outlying audio racks located throughout the complex that house various components of the fiber and data distribution networks. A fiber optic-based RAVE digital audio network routes the audio between the locations. The RAVE88s in the central control room each handle up to eight AES/EBU digital inputs and outputs and interface with the MediaMatrix via an AES/EBU daughter card interface, ensuring that the audio remains in the digital realm throughout the network. Outlying audio racks contain a RAVE 188 - each handling as many as eight analog inputs and eight analog outputs. Paging audio signals, whether from prerecorded messages, live announcements, or miscellaneous sounds such as bells or chimes, are routed through the RAVE188 inputs to the MediaMatrix, where they are processed and rerouted back through the network to the paging amplifiers and loudspeakers. RAVE utilizes CobraNet technology to effectively route audio over standard Ethernet hardware and cabling. CobraNet, a digital audio networking technology developed by Peak Audio of Boulder, Colorado, has been licensed to a growing number of pro audio manufacturers. It uses standard Fast Ethernet 100BASE-T computer networking equipment to distribute up to 64 channels of uncompressed 20bit digital audio over hub-based networks (and in the future, a much higher number of channels over switched networks). CobraNet can transmit up to 64 channels through a single, inexpensive CAT-5 network cable or fiber optic cable. And because CobraNet utilizes off-the-shelf Fast Ethernet 100BASE-T hubs and minimal cabling, hardware and labor costs involved in an installation are significantly reduced. (See accompanying sidebar.) Two servers independently monitor the operating status of each MediaMatrix machine using the built-in runtime diagnostics feature. If a fault is detected in the primary machine, the server switches over to the secondary machine. This ensures that in the even the primary system fails, it will make a seamless transition to the secondary unit without an interruption to paging system operations. MediaMatrix runs MWARE, a software control program, and Peavey Architectural Acoustics Serial Handling Adapter (PASHA). This allows each MediaMatrix machine to be controlled through its two RS232 ports from a rack-mounted PC, referred to as the MediaMatrix server, and a special MediaMatrix Monitor panel (MMM3) made by Creative Audio. The MMM3 is an embedded PC-based device that communicates with the MediaMatrix machines via an RS232 connection. It accepts a single balanced audio input, which is the monitor audio for its front panel speaker. The MMM3 uses the PASHA control protocol to instruct the MediaMatrix machine to deliver the desired audio source to its monitor input. Two MMM3s are used, one for each MediaMatrix machine.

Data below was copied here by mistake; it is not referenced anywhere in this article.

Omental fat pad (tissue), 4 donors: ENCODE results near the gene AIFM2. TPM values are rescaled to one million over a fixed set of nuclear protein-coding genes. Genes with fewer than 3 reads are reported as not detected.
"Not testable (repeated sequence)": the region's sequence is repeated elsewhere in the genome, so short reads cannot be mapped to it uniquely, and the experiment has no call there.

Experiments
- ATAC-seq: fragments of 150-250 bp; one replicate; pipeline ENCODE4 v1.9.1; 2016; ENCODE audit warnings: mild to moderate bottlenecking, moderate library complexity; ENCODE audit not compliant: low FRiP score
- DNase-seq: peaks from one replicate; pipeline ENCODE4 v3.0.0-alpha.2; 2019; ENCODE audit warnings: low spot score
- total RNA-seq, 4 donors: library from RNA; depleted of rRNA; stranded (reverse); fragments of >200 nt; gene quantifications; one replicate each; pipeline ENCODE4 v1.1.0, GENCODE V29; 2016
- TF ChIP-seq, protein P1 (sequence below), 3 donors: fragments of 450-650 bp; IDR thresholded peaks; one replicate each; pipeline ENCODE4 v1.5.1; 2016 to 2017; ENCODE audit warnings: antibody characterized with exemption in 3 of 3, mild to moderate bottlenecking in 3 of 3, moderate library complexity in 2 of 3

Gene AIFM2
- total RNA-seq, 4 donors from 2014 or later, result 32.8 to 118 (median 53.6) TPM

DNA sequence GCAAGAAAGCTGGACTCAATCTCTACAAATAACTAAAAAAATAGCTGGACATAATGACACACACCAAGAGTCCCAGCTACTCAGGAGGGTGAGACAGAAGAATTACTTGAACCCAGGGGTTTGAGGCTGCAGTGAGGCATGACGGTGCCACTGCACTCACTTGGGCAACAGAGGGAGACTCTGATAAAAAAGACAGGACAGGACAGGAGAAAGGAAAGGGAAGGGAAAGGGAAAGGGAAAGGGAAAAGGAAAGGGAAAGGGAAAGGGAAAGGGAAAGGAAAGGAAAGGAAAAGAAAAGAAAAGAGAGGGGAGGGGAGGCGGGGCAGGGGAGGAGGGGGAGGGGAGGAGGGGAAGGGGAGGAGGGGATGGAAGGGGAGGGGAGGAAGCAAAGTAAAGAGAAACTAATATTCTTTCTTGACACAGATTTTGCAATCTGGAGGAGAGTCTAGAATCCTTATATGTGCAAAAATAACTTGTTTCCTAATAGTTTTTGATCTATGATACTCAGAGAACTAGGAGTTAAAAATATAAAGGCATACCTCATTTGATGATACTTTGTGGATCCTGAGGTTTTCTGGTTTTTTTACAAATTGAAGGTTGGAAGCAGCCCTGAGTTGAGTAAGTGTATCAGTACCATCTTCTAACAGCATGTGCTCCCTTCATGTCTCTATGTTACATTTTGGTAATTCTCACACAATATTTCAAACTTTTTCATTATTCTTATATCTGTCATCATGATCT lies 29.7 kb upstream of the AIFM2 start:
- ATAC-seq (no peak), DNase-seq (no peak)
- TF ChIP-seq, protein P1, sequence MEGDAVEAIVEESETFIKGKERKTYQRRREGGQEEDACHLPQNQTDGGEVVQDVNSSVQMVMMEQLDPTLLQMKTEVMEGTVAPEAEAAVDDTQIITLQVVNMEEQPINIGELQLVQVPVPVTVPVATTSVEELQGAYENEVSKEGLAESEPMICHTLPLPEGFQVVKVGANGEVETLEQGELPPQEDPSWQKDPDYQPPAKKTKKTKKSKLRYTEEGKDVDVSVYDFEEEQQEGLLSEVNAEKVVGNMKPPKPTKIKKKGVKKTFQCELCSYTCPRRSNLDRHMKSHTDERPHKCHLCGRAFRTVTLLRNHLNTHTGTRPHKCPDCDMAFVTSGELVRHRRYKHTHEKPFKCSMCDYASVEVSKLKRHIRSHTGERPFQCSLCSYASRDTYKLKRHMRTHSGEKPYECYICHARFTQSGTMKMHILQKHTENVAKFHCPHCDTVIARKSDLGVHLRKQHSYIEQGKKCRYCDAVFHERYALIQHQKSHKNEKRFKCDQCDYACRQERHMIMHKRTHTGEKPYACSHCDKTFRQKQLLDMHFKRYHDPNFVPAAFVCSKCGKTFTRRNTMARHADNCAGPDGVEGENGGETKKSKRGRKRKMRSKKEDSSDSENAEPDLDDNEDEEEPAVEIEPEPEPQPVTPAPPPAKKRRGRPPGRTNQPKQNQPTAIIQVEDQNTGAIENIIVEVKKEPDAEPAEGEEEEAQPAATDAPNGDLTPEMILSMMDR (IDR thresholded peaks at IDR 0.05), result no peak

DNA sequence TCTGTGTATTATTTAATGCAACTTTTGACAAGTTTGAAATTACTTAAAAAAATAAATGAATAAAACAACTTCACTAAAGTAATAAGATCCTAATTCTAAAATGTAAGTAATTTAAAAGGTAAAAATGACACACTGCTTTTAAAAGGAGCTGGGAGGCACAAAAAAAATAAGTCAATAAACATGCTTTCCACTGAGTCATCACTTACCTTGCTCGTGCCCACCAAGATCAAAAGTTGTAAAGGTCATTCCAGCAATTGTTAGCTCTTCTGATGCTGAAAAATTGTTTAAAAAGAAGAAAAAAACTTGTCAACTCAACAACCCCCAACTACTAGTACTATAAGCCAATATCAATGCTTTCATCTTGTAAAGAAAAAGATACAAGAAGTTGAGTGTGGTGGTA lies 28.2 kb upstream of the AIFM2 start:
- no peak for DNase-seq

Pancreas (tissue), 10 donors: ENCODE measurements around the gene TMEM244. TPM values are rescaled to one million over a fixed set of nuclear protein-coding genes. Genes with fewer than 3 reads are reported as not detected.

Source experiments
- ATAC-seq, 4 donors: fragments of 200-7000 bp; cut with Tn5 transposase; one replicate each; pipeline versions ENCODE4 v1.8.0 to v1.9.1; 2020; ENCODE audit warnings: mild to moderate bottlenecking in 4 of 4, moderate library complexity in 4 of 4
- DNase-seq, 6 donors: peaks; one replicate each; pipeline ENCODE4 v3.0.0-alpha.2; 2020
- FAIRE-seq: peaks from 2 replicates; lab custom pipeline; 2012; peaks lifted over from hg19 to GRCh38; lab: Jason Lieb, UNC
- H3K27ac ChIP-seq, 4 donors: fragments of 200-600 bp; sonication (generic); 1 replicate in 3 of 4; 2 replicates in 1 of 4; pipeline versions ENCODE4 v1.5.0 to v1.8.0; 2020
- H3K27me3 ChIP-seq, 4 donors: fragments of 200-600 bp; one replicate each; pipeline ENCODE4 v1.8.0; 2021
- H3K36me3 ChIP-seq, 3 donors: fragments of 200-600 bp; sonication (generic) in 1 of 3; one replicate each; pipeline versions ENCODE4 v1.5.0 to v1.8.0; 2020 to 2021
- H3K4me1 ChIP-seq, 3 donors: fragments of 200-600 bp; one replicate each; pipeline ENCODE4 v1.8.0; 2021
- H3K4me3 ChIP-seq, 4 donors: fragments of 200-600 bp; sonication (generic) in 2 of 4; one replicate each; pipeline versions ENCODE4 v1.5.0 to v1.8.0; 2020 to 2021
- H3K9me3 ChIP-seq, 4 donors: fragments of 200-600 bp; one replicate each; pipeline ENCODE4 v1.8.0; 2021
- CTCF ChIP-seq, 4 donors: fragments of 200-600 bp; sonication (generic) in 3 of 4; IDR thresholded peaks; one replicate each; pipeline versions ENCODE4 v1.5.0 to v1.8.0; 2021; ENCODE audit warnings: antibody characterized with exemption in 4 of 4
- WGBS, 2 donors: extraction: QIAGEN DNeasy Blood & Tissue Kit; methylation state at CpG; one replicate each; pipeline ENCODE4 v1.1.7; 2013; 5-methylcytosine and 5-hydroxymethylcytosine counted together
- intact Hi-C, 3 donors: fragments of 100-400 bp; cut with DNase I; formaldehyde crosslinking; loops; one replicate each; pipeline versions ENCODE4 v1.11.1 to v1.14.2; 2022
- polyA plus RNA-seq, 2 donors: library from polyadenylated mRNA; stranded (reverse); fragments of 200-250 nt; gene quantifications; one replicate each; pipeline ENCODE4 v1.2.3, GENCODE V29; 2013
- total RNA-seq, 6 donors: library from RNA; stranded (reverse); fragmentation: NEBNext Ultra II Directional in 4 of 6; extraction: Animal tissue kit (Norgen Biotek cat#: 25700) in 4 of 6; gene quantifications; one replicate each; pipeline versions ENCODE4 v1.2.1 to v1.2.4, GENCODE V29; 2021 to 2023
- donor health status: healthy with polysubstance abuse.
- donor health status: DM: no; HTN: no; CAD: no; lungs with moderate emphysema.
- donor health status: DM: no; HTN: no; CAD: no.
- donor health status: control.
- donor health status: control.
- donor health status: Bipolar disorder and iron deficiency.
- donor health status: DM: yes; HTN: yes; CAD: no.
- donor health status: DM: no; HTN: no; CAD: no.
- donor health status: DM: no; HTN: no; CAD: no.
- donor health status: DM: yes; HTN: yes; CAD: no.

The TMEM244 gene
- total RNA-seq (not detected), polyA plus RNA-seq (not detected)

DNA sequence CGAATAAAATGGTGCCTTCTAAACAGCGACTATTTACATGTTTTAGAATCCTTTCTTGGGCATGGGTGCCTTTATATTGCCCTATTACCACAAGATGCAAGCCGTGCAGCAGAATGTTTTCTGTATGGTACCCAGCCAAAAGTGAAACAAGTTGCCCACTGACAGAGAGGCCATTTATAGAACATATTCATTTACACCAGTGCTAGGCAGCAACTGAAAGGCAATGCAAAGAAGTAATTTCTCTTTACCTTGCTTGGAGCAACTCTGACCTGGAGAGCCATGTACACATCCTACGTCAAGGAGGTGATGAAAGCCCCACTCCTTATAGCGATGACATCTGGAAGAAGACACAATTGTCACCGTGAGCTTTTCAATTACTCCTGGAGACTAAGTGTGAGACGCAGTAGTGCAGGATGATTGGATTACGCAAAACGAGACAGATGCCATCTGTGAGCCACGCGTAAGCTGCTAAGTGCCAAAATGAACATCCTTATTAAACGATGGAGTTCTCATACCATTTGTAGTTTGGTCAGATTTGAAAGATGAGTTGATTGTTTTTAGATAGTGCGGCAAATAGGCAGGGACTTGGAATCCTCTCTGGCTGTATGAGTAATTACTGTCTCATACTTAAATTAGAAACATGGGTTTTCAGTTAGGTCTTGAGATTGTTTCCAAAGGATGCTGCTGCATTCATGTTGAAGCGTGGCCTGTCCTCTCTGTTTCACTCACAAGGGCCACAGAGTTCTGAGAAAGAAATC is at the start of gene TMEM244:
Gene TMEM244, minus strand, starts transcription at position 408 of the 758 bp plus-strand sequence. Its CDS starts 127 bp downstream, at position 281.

Data distribution network: Paging sources and control Paging system control data is transmitted on a separate 10BASE-T data network, not connected to the CobraNet audio network. (CobraNet requires a dedicated network using 100BASE-T Fast Ethernet.) Each processor hooked to the data network is equipped with two 10BASE-T compatible network interface cards (NICs). These run in parallel and are used to satisfy system redundancy requirements. A QNX OS a real time 32-bit UNIX-style operating system customized by The PA People and Creative Audio just for this installation runs on each of the networked processors and will automatically load share between the two NICs. If one fails it will immediately and transparently divert all traffic to the operational device. Embedded processors are built into each of the stage managers desks and their associated node racks, as well as the data servers located in the production managers office and the central control room. These are all connected to the network using a star configuration LAN. Five consoles serve as the primary source of paging announcements. The consoles, referred to as stage manager desks, are located in each performance venue and accessed by individual stage managers. Each console is a custom work surface to control not only the paging systems but also timers, cue lights, video monitor source selection, intercom and LED signage. A sixth operating position is located in the Opera House's production office. Five paging stations throughout the complex are the secondary source of paging announcements. These stations service areas not included in the zones controlled by the consoles. Loudspeaker levels, monitoring microphone levels and other network devices can be adjusted from more than 125 control panels at various locations. Each stage manager desk interfaces with the paging system via the embeded server located in the node rack for each venue. The servers, which run QNX software, are connected to the data network via two interface cards. This provides a redundant, fail-safe data path in the event of a failure. Stage managers can route paging requests to the MediaMatrix server, upload and download desk configuration information from the production office, and indicate engaged paging zone groups. The production office console uses a PC-server setup with a standard keyboard monitor mouse interface using QNX. It is accessible via TCP/IP link with servers connected to it. The console also allows for remote configuration of each stage manager console and each paging station, and provides a mechanism for indicating and logging system faults. The file server itself is connected to the system via the 10BASE- T data network. The QNX network and file manager supervises the transfers over this connection to and from the other data nodes. The file server also holds the configuration files for the stage manager consoles and paging stations. These can be accessed by other nodes on the network according to the read/write privileges assigned to them. Monitoring control Each stage manager desk has two audio inputs (a monitor input and theatre communications input) and three outputs (for paging, public address, and threatre